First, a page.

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With a new milestone, solid organ transplantation at the U celebrates 50 years

A fund named in memory of Ann Bly supports pediatric kidney transplant research.

Joyce Wallin secured her place in medical history on June 7, 1963, when she received a special gift from her identical twin sister, Jeanet Diment—a new kidney and a new lease on life.

It was the first solid organ transplant ever performed by University of Minnesota physicians and, as it turns out, the first of many pioneering transplant procedures to be performed at the University.

The University secured its standing as a world-class center for organ transplant innovation by performing transplants for two groups that had been considered impossible candidates: children and people with diabetes. It became the site of the country’s first formal training program for up-and-coming transplant experts; today it’s one of the largest.

And in April, University physicians performed their 8,000th kidney transplant—almost exactly 50 years after the transplant on Wallin, who lived in good health with her sister’s kidney for 37 years.

The opportunity to build on this distinguished history and learn from the best drew transplant nephrologist Priya Verghese, M.D., to the University four years ago. The opportunity to improve lives drew her to pediatric nephrology.

Priya Verghese, M.D.

When children ill with kidney failure receive a kidney transplant, they “bounce back so quickly,” Verghese says. “It’s amazing to see what they can accomplish.”

Besides her clinical duties at University of Minnesota Amplatz Children’s Hospital, Verghese leads first-of-its-kind research that aims to make transplants safer and more successful.

Preventing viral infections after transplantation is a major focus of her work. Because they lack previous exposure and immunity to certain viruses, children are particularly vulnerable to infections. The devastation of these infections can include transplant failure, cancer, and even death, Verghese says. So the trick is to strike a balance between suppressing the immune system so that the organ isn’t rejected, while also keeping infections at bay.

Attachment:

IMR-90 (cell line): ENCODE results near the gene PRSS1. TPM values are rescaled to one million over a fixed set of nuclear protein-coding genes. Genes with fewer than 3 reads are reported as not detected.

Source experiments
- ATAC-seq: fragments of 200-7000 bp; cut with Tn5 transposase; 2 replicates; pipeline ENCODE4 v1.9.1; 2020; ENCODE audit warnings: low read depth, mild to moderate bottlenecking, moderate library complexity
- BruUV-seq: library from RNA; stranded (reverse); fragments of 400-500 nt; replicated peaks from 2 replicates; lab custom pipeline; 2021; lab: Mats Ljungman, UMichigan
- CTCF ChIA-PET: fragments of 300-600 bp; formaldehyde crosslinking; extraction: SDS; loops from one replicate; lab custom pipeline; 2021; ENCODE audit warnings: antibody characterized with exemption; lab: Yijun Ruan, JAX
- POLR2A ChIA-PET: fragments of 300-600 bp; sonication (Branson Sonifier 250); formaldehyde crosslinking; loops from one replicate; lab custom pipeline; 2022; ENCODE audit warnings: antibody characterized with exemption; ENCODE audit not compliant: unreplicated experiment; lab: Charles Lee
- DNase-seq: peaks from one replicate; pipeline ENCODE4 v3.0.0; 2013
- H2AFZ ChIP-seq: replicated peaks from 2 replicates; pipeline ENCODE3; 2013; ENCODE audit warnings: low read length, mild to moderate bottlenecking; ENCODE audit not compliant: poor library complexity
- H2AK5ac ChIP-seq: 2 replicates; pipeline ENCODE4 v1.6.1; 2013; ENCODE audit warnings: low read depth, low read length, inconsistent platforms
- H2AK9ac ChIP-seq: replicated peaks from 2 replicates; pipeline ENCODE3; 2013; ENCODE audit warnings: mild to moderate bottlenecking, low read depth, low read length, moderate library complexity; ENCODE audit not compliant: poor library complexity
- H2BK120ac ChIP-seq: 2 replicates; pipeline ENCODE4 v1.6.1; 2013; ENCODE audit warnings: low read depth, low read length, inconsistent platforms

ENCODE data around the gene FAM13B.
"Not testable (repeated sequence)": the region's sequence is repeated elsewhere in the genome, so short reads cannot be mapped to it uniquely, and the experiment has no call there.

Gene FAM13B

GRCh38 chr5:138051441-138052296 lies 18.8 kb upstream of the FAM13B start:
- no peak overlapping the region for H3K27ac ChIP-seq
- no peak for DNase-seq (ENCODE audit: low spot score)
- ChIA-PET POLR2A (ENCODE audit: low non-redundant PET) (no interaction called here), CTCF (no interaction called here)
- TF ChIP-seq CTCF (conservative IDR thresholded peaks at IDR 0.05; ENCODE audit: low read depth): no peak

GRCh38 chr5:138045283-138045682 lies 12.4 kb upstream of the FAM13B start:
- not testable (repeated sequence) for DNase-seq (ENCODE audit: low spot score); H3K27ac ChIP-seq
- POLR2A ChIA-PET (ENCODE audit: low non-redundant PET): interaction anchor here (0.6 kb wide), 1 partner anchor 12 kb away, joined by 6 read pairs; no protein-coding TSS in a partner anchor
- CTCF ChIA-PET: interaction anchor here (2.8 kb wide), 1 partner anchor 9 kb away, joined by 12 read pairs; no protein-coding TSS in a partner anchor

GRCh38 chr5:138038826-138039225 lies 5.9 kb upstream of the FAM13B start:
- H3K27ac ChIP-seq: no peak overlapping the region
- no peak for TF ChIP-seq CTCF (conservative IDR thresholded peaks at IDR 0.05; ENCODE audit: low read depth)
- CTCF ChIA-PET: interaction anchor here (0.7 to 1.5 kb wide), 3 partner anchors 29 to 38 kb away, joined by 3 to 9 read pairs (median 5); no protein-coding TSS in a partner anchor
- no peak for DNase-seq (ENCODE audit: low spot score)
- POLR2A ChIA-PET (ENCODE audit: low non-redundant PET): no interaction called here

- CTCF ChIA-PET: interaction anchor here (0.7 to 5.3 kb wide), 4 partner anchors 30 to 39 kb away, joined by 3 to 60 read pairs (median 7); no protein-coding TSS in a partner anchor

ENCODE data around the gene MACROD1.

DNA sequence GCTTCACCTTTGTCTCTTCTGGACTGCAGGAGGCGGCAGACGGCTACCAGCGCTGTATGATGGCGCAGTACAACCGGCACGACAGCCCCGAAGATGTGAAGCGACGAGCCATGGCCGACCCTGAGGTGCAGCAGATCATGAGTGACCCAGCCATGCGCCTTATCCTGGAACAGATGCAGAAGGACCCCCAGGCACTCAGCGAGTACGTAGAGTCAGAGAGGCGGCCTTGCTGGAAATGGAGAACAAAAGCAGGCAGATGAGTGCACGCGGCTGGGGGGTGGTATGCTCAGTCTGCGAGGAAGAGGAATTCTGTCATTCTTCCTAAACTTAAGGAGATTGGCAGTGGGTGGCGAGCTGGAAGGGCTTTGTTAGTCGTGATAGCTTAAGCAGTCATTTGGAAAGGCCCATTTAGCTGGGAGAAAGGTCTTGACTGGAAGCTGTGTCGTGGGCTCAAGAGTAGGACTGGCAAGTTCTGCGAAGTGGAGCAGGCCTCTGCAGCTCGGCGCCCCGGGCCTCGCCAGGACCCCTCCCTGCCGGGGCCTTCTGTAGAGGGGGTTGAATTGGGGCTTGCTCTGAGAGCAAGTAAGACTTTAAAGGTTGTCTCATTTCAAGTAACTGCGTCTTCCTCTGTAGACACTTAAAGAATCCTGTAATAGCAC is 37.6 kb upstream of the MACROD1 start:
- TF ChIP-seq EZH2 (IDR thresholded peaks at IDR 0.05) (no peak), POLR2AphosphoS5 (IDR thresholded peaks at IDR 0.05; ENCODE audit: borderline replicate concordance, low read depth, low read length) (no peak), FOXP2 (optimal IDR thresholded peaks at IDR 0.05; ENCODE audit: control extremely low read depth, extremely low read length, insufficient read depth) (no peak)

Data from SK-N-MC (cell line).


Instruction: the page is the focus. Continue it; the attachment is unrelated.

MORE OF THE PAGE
No one knows the importance of this work better than John Bly, who lost a daughter to kidney failure in 1998. At age 7, Ann Bly was among the first children in the country to receive a kidney transplant. Her second transplant took place at age 14. Her father says she had many medical “ups and downs” in the 14 years she lived with the second transplanted kidney, which he donated to her.

In his daughter’s honor, Bly made a gift of $100,000 to support Verghese’s pediatric kidney transplant research.

“I wanted to contribute to research that would help prevent the difficulties my daughter went through,” he says.

And as funding available from public sources continues to decline, experts like Verghese are relying on private support more than ever.

“We have great ideas and amazing things that we want to do—we just need the funds to do them,” Verghese says. “I am grateful to donors like Mr. Bly. He and others like him are critical for the execution of pilot studies that help generate the preliminary results required to apply for larger funding from federal sources like the National Institutes of Health.

“For those of us doing cutting-edge research, philanthropic support is pivotal.”

To find out how your support can make a difference in pediatric transplant research at the University, contact Elizabeth Patty at 612-625-6136 or

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